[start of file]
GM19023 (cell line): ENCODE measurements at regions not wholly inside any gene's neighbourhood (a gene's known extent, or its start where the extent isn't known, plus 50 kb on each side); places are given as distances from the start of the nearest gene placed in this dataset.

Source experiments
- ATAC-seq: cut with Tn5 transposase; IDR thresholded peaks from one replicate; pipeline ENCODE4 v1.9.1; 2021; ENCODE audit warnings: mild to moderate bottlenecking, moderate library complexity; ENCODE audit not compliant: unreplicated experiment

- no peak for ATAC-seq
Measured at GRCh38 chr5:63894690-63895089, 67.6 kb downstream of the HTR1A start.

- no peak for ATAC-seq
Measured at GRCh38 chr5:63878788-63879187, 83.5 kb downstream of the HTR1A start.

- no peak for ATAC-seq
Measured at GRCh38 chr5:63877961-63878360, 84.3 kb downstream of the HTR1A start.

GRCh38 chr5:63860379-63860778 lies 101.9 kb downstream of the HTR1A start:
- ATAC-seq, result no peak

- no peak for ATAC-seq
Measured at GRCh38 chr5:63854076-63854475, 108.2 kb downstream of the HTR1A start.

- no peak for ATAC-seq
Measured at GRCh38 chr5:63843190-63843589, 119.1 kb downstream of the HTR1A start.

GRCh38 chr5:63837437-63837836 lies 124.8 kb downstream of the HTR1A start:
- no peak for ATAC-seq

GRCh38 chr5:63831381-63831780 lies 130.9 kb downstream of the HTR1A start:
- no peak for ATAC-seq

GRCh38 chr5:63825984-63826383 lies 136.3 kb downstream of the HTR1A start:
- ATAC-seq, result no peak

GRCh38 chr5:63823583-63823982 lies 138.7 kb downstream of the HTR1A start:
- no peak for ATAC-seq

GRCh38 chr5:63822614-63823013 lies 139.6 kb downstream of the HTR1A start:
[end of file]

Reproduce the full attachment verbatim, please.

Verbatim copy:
GM19023 (cell line): ENCODE measurements at regions not wholly inside any gene's neighbourhood (a gene's known extent, or its start where the extent isn't known, plus 50 kb on each side); places are given as distances from the start of the nearest gene placed in this dataset.

Source experiments
- ATAC-seq: cut with Tn5 transposase; IDR thresholded peaks from one replicate; pipeline ENCODE4 v1.9.1; 2021; ENCODE audit warnings: mild to moderate bottlenecking, moderate library complexity; ENCODE audit not compliant: unreplicated experiment

- no peak for ATAC-seq
Measured at GRCh38 chr5:63894690-63895089, 67.6 kb downstream of the HTR1A start.

- no peak for ATAC-seq
Measured at GRCh38 chr5:63878788-63879187, 83.5 kb downstream of the HTR1A start.

- no peak for ATAC-seq
Measured at GRCh38 chr5:63877961-63878360, 84.3 kb downstream of the HTR1A start.

GRCh38 chr5:63860379-63860778 lies 101.9 kb downstream of the HTR1A start:
- ATAC-seq, result no peak

- no peak for ATAC-seq
Measured at GRCh38 chr5:63854076-63854475, 108.2 kb downstream of the HTR1A start.

- no peak for ATAC-seq
Measured at GRCh38 chr5:63843190-63843589, 119.1 kb downstream of the HTR1A start.

GRCh38 chr5:63837437-63837836 lies 124.8 kb downstream of the HTR1A start:
- no peak for ATAC-seq

GRCh38 chr5:63831381-63831780 lies 130.9 kb downstream of the HTR1A start:
- no peak for ATAC-seq

GRCh38 chr5:63825984-63826383 lies 136.3 kb downstream of the HTR1A start:
- ATAC-seq, result no peak

GRCh38 chr5:63823583-63823982 lies 138.7 kb downstream of the HTR1A start:
- no peak for ATAC-seq

GRCh38 chr5:63822614-63823013 lies 139.6 kb downstream of the HTR1A start: